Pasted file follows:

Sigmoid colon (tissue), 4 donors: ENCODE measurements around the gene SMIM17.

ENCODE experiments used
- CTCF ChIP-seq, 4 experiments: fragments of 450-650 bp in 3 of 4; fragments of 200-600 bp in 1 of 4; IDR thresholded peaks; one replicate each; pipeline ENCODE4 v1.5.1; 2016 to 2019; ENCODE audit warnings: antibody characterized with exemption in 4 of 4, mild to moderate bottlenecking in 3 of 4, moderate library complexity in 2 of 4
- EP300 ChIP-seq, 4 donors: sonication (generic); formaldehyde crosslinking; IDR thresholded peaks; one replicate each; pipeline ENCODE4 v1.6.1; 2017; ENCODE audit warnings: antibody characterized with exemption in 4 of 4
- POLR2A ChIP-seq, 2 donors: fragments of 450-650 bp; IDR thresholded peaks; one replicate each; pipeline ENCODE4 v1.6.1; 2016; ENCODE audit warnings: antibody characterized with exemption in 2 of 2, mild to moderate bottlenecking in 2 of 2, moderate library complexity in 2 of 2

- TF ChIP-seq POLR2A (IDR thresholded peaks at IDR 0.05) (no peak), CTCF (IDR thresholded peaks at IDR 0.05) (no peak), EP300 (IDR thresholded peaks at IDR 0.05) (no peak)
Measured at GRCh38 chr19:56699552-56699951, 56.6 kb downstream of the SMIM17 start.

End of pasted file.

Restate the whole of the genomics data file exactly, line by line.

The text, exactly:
Sigmoid colon (tissue), 4 donors: ENCODE measurements around the gene SMIM17.

ENCODE experiments used
- CTCF ChIP-seq, 4 experiments: fragments of 450-650 bp in 3 of 4; fragments of 200-600 bp in 1 of 4; IDR thresholded peaks; one replicate each; pipeline ENCODE4 v1.5.1; 2016 to 2019; ENCODE audit warnings: antibody characterized with exemption in 4 of 4, mild to moderate bottlenecking in 3 of 4, moderate library complexity in 2 of 4
- EP300 ChIP-seq, 4 donors: sonication (generic); formaldehyde crosslinking; IDR thresholded peaks; one replicate each; pipeline ENCODE4 v1.6.1; 2017; ENCODE audit warnings: antibody characterized with exemption in 4 of 4
- POLR2A ChIP-seq, 2 donors: fragments of 450-650 bp; IDR thresholded peaks; one replicate each; pipeline ENCODE4 v1.6.1; 2016; ENCODE audit warnings: antibody characterized with exemption in 2 of 2, mild to moderate bottlenecking in 2 of 2, moderate library complexity in 2 of 2

- TF ChIP-seq POLR2A (IDR thresholded peaks at IDR 0.05) (no peak), CTCF (IDR thresholded peaks at IDR 0.05) (no peak), EP300 (IDR thresholded peaks at IDR 0.05) (no peak)
Measured at GRCh38 chr19:56699552-56699951, 56.6 kb downstream of the SMIM17 start.